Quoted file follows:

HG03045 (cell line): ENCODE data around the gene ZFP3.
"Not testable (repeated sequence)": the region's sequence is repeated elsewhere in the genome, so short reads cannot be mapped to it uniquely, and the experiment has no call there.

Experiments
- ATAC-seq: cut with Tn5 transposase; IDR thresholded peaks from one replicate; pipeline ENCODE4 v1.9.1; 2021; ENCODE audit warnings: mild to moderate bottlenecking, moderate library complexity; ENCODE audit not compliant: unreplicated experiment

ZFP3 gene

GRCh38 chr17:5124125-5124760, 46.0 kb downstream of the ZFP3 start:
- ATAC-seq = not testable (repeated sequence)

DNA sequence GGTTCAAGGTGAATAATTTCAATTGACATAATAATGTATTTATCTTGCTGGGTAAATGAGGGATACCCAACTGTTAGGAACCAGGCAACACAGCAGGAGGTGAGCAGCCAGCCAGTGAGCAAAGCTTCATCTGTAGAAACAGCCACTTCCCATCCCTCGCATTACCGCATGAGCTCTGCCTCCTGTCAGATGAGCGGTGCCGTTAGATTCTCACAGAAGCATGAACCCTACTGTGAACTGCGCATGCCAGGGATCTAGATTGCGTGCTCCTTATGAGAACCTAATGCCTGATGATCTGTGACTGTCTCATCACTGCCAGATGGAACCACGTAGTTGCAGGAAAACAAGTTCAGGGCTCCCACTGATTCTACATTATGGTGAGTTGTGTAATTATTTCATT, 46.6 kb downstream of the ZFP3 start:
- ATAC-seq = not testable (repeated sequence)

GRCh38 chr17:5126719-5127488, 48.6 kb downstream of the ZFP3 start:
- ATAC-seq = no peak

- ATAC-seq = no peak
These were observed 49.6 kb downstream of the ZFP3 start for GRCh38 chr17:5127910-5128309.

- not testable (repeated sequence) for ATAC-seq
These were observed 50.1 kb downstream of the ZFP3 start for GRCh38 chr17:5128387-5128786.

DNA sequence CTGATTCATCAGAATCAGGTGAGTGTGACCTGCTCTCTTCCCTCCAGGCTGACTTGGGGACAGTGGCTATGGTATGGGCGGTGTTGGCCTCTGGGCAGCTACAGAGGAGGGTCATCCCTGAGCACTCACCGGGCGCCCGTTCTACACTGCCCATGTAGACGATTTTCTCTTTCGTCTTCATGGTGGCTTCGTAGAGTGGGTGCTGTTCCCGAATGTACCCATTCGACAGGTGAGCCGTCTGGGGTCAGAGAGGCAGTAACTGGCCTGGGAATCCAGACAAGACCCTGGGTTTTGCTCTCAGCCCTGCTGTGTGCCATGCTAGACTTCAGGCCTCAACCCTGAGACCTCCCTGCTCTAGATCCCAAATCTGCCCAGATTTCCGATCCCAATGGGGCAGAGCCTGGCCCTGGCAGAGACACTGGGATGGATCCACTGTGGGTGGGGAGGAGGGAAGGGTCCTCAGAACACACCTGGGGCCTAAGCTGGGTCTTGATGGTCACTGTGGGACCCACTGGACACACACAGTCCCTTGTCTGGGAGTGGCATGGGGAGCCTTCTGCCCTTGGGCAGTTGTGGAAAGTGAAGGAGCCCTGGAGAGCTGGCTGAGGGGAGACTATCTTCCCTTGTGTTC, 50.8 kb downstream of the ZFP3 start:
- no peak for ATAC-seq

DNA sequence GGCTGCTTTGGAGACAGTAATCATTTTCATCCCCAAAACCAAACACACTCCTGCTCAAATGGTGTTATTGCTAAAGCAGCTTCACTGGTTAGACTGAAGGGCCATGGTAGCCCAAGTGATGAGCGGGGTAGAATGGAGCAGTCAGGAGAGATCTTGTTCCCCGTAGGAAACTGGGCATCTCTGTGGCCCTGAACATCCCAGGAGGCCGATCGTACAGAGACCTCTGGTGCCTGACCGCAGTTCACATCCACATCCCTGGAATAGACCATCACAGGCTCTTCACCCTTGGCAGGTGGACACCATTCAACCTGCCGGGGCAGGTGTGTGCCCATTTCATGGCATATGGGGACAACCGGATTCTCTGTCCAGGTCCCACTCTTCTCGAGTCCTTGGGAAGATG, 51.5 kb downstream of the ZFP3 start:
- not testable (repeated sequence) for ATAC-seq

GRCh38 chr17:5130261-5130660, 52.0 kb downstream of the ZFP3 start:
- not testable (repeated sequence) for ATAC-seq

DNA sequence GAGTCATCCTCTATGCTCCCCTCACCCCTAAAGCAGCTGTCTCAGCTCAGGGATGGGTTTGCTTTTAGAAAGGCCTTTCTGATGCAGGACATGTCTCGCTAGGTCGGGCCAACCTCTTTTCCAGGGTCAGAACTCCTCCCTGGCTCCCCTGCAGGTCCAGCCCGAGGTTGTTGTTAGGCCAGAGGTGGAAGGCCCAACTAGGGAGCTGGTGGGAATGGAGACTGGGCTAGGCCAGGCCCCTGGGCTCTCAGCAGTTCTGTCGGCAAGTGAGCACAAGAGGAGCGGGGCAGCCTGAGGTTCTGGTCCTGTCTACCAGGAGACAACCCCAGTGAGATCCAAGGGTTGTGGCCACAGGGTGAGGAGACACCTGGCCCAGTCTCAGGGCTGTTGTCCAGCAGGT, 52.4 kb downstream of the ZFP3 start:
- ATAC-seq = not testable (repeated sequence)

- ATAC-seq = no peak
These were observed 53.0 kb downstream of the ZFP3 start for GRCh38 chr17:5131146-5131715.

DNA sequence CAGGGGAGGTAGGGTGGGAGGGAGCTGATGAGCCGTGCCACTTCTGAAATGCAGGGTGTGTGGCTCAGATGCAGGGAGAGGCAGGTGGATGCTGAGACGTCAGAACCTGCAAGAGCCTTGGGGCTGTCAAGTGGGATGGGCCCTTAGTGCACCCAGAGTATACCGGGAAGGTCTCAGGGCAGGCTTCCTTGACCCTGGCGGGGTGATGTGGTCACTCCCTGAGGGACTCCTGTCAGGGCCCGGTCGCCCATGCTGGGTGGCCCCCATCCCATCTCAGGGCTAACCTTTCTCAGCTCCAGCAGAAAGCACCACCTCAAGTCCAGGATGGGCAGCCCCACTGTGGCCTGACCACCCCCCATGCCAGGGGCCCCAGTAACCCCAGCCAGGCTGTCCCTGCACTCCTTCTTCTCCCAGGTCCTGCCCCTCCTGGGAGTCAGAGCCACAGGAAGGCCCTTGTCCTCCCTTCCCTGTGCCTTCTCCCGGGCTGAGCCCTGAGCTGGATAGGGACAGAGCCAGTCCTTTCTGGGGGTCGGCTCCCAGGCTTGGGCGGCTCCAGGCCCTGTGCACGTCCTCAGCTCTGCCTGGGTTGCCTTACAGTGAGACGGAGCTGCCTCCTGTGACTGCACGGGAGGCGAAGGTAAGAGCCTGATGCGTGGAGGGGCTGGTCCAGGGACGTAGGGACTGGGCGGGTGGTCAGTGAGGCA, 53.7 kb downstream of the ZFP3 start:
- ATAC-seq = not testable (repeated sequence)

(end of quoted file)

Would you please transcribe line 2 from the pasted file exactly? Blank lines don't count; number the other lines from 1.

"Not testable (repeated sequence)": the region's sequence is repeated elsewhere in the genome, so short reads cannot be mapped to it uniquely, and the experiment has no call there.